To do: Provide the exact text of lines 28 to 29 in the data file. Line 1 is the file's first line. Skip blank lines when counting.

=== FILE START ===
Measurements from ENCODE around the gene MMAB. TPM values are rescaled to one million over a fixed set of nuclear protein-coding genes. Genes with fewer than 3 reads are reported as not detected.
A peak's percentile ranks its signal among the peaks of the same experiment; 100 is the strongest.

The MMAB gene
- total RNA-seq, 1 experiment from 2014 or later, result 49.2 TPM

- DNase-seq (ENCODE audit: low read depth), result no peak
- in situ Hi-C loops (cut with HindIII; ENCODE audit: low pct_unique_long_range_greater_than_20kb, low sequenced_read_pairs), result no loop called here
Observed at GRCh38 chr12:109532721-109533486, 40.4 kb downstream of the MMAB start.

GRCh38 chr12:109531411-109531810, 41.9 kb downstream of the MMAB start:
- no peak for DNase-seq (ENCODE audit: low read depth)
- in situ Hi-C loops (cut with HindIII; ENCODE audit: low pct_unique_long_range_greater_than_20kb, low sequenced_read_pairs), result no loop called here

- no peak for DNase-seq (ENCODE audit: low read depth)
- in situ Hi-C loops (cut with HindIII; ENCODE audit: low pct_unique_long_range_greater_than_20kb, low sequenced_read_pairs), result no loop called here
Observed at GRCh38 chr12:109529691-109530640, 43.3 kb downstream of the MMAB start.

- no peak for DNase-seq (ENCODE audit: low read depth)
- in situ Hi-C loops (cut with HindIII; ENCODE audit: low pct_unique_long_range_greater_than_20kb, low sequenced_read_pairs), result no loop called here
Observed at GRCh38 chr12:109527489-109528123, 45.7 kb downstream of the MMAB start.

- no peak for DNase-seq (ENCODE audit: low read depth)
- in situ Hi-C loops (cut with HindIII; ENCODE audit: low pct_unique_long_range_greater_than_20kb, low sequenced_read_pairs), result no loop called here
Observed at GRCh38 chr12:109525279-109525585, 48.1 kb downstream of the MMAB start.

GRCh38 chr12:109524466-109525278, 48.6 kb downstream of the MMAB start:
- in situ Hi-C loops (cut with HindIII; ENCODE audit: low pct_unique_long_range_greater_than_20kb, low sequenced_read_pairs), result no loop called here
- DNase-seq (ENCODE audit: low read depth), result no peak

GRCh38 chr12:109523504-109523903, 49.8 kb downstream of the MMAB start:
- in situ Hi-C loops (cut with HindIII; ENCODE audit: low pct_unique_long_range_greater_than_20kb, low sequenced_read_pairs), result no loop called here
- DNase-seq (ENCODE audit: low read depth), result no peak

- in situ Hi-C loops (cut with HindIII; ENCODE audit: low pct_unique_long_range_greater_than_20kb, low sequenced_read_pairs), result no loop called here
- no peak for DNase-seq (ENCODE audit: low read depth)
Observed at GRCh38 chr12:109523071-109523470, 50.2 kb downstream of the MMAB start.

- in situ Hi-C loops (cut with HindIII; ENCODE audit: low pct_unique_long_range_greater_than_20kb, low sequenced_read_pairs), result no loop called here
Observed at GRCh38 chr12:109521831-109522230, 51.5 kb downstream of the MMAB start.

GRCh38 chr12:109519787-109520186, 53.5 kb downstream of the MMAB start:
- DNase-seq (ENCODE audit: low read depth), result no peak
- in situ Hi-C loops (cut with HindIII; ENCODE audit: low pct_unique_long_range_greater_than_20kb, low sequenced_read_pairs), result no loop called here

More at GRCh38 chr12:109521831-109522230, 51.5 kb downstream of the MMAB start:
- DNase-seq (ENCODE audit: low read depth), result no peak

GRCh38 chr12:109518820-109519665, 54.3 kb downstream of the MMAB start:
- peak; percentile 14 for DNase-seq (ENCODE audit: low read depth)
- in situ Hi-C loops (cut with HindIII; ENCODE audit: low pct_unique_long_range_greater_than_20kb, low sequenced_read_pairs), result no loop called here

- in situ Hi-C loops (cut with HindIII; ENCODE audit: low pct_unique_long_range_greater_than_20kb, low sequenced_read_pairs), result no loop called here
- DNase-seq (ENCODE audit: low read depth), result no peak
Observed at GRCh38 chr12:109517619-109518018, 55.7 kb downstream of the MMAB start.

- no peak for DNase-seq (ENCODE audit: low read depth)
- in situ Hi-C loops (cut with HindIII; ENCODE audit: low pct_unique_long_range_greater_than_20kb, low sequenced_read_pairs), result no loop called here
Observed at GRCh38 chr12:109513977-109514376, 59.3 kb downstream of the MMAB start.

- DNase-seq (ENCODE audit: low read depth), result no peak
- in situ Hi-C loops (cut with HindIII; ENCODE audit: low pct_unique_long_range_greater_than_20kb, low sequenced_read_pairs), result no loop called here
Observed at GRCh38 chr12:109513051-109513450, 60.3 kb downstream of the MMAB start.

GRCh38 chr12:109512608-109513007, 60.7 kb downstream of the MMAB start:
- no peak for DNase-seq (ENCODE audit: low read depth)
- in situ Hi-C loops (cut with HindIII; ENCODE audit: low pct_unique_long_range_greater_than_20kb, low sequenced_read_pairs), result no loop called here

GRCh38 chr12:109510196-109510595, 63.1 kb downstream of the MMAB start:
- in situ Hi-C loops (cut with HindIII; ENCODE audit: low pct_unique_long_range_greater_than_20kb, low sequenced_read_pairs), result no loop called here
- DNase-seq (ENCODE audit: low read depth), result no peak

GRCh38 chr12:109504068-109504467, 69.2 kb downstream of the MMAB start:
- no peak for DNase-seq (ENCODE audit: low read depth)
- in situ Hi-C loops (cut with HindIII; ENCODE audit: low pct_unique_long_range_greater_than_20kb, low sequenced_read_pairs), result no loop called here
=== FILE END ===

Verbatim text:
Observed at GRCh38 chr12:109523071-109523470, 50.2 kb downstream of the MMAB start.

- in situ Hi-C loops (cut with HindIII; ENCODE audit: low pct_unique_long_range_greater_than_20kb, low sequenced_read_pairs), result no loop called here